It suggested that a shared history of over a 1,000 years, a tradition of Sufi Islam and a recourse to a democratic framework along with a watchful State have kept Muslims moderate
An expert on Islamic affairs working in the United States recently observed: “I’ve been very struck by the lack of a strong, indigenous jihadist movement in India. What do you think explains its absence?” I had no immediate response. If you review some of the commentary from influential Indian writers, a jihadist cataclysm seems imminent. Right-wing political discourse, fuelled by the RSS and BJP, is increasingly Islamophobic. Ultra-nationalism and loyalty tests have entered public discourse. Yet the only longstanding violent movement involving Muslims in India is in Kashmir, which is not strictly an issue about Islamic radicalism. Why hasn’t Islamic extremism taken hold in India?
According to the Global Terrorism Database, hosted by the University of Maryland, acts of terrorism in India by Muslims were far fewer than those committed by others. Furthermore, these declined as a share of the total over the period 2000-2014. While SIMI and Indian Mujahedeen were in the news, their impact was limited. Attacks linked to these outfits claimed less than 150 fatalities. These numbers don’t suggest the kind of threat many Right-wing politicians and writers have in mind.
The rise of the Islamic State (IS) and its ability to attract young minds is a danger India must remain vigilant to, but available data shows that Indian Muslims have so far shunned IS. A recent analysis published by The Telegraph, a British newspaper, estimates that about 27,000 foreigners are fighting for IS in Iraq and Syria. Of these, Indians account for only 23 to 45. In absolute terms or as a share of India’s Muslim population, this is minuscule.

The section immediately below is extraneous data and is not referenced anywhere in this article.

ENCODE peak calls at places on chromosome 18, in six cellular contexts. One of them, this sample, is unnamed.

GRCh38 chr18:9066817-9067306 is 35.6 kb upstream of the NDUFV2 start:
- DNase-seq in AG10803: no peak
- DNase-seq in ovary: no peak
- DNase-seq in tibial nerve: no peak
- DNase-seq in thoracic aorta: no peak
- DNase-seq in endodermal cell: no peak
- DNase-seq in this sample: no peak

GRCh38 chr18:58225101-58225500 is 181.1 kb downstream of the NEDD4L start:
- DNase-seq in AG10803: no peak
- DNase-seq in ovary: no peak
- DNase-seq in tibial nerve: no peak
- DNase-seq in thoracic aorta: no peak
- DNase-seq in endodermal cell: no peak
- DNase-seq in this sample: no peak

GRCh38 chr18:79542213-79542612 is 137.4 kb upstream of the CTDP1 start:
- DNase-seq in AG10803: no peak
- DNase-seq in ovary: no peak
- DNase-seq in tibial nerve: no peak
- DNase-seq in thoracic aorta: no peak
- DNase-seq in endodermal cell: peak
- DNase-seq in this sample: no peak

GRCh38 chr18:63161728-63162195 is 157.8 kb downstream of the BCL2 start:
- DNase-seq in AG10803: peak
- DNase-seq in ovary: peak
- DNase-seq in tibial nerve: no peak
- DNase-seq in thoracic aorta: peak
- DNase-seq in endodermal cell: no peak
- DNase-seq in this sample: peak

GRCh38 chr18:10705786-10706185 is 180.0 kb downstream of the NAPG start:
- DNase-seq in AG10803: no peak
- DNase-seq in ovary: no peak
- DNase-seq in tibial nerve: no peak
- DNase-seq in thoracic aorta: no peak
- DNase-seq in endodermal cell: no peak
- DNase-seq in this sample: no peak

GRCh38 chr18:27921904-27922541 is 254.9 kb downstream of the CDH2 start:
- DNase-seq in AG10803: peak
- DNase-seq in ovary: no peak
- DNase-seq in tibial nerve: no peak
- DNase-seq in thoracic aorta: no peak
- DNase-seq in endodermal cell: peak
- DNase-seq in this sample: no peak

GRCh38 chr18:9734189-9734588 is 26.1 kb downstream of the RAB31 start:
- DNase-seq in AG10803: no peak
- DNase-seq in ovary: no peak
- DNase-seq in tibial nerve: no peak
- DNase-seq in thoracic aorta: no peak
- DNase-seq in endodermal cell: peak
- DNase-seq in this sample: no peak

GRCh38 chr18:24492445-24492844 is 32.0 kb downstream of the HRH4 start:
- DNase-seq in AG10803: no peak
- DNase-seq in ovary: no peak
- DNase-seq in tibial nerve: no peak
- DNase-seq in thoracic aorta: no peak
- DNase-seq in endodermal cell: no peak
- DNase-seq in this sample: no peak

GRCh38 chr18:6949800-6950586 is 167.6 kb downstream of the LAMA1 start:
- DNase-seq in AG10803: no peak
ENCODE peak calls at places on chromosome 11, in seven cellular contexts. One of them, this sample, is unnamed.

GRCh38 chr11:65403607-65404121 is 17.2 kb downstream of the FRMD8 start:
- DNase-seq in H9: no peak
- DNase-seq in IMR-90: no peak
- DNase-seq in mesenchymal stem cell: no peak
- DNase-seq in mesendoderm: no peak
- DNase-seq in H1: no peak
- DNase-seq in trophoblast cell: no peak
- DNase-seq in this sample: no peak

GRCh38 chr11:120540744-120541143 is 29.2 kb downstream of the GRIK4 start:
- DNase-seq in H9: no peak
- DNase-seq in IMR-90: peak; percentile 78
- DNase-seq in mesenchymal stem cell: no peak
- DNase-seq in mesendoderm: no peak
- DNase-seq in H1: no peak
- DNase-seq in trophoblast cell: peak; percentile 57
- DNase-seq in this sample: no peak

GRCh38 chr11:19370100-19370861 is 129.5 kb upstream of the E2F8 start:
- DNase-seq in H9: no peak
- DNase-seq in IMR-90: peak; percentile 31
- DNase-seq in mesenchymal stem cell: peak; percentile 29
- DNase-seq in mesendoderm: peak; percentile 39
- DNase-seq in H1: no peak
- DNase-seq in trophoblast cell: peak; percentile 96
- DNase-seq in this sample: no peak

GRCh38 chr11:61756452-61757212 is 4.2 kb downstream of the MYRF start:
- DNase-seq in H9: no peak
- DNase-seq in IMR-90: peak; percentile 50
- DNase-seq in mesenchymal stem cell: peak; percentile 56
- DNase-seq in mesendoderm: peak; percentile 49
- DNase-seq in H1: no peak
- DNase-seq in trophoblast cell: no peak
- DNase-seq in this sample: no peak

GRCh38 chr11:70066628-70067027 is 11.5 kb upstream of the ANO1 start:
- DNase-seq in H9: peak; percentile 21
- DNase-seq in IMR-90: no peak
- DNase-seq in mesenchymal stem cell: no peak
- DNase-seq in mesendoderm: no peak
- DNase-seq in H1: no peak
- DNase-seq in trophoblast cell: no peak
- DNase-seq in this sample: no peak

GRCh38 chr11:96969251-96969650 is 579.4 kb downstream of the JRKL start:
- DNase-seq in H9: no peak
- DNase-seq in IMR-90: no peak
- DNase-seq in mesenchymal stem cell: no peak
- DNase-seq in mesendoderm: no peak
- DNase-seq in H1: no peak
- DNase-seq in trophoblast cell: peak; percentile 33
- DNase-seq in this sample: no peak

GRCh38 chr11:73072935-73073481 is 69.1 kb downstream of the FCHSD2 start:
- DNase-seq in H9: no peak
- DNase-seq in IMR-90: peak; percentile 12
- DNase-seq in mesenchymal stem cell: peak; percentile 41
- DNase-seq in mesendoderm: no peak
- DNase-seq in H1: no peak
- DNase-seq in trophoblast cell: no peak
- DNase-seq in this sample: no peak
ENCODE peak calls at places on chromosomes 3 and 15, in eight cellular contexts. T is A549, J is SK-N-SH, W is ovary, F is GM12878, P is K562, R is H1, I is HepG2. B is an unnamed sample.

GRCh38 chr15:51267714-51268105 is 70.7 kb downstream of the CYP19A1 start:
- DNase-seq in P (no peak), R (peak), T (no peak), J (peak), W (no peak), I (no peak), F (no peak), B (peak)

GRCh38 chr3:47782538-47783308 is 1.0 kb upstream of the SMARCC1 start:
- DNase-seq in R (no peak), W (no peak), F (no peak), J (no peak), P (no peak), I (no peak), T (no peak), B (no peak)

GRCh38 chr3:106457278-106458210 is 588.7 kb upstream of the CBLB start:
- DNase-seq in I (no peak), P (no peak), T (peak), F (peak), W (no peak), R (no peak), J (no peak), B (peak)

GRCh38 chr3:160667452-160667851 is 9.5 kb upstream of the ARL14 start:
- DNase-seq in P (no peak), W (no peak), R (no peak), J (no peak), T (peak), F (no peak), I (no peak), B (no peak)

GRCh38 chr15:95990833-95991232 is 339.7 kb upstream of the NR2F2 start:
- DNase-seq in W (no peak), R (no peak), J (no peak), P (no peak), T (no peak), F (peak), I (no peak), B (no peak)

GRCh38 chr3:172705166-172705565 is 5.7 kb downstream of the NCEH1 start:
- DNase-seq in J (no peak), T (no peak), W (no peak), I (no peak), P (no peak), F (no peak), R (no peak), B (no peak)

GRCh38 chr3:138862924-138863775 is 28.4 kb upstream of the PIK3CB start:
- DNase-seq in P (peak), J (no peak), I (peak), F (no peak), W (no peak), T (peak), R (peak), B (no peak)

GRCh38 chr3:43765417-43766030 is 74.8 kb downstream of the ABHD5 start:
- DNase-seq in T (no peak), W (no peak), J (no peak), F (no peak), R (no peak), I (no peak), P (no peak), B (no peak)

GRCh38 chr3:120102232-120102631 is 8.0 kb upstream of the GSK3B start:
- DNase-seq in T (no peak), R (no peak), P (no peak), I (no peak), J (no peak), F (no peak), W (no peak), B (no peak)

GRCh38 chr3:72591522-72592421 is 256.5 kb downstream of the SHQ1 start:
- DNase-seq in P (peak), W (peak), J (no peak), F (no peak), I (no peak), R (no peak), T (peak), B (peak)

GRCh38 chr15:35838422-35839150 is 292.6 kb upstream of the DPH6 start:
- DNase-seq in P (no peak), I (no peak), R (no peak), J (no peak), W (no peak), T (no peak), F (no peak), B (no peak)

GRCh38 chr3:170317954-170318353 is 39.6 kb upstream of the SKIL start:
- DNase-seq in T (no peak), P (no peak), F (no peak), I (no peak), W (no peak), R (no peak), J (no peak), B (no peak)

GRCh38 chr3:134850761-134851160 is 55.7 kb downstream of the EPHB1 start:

In the 2014 article ‘Why India’s Muslims are so moderate’, The Economist explained that Indian Muslims have remained moderate in spite of “reasons for some gloom: they endure lower levels of education, income, political representation or government jobs than the majority Hindus.” It suggested that a shared history of over a 1,000 years, a tradition of Sufi Islam and a recourse to a democratic framework along with a watchful State have kept Muslims moderate.
But these explanations are insufficient. Whatever the influence of Sufi Islam, it is also true that Muslims today are very diverse. In fact, diversity is a natural risk management mechanism and creates a barrier to any extremist ideology.
Writers like Fareed Zakaria have argued that disaffection caused by a loss of identity in second generation European Muslims combined with discrimination has led many to join IS. As indicated in the Sachar Committee Report, Indian Muslims suffer ‘socioeconomic deprivation’, but this has still not proven sufficient to push young Muslims over the edge. The reason could be that other communities, such as Dalits, also face discrimination and this ‘misery loves company’ syndrome could dilute the lure of extremism.
Two points of caution are in order. First, the past cannot guarantee the future. Vigilance by Muslim families, community leaders, and the government is necessary. Second, the rise of Hindutva and ultra-nationalism may pave the way for institutionalised marginalisation of Muslims. This will shake the foundations of India’s pluralistic character. These trends are dangerous, self-defeating and threaten India’s security and well-being.
Indian Muslims have overwhelmingly rejected extremism. Yet efforts are on to make Muslims the ‘other’. The RSS and BJP cannot strengthen India without taking everybody, including Muslims, along. The sooner they understand this, the better it will be for India.
Salman Anees Soz, formerly with the World Bank, is a national media panellist
of the Indian National Congress